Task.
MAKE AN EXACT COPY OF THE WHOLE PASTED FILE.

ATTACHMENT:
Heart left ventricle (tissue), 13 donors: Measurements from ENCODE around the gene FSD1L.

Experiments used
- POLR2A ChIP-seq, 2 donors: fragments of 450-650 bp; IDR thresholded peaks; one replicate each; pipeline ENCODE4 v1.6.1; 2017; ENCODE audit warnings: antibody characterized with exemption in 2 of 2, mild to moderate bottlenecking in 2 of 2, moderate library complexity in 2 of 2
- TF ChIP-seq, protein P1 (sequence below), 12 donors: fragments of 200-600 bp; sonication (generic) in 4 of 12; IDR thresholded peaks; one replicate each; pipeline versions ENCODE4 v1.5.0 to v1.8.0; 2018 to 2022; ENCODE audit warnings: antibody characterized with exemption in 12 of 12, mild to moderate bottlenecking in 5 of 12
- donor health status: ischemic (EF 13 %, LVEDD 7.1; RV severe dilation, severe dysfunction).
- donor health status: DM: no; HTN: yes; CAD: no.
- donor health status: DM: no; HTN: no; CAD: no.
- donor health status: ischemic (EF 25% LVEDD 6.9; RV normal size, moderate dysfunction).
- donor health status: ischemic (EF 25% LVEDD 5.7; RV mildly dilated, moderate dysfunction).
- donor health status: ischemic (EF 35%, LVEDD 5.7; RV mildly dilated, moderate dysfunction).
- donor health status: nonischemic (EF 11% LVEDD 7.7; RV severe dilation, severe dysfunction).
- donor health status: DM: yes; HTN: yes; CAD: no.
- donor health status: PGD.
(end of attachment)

Heart left ventricle (tissue), 13 donors: Measurements from ENCODE around the gene FSD1L.

Experiments used
- POLR2A ChIP-seq, 2 donors: fragments of 450-650 bp; IDR thresholded peaks; one replicate each; pipeline ENCODE4 v1.6.1; 2017; ENCODE audit warnings: antibody characterized with exemption in 2 of 2, mild to moderate bottlenecking in 2 of 2, moderate library complexity in 2 of 2
- TF ChIP-seq, protein P1 (sequence below), 12 donors: fragments of 200-600 bp; sonication (generic) in 4 of 12; IDR thresholded peaks; one replicate each; pipeline versions ENCODE4 v1.5.0 to v1.8.0; 2018 to 2022; ENCODE audit warnings: antibody characterized with exemption in 12 of 12, mild to moderate bottlenecking in 5 of 12
- donor health status: ischemic (EF 13 %, LVEDD 7.1; RV severe dilation, severe dysfunction).
- donor health status: DM: no; HTN: yes; CAD: no.
- donor health status: DM: no; HTN: no; CAD: no.
- donor health status: ischemic (EF 25% LVEDD 6.9; RV normal size, moderate dysfunction).
- donor health status: ischemic (EF 25% LVEDD 5.7; RV mildly dilated, moderate dysfunction).
- donor health status: ischemic (EF 35%, LVEDD 5.7; RV mildly dilated, moderate dysfunction).
- donor health status: nonischemic (EF 11% LVEDD 7.7; RV severe dilation, severe dysfunction).
- donor health status: DM: yes; HTN: yes; CAD: no.
- donor health status: PGD.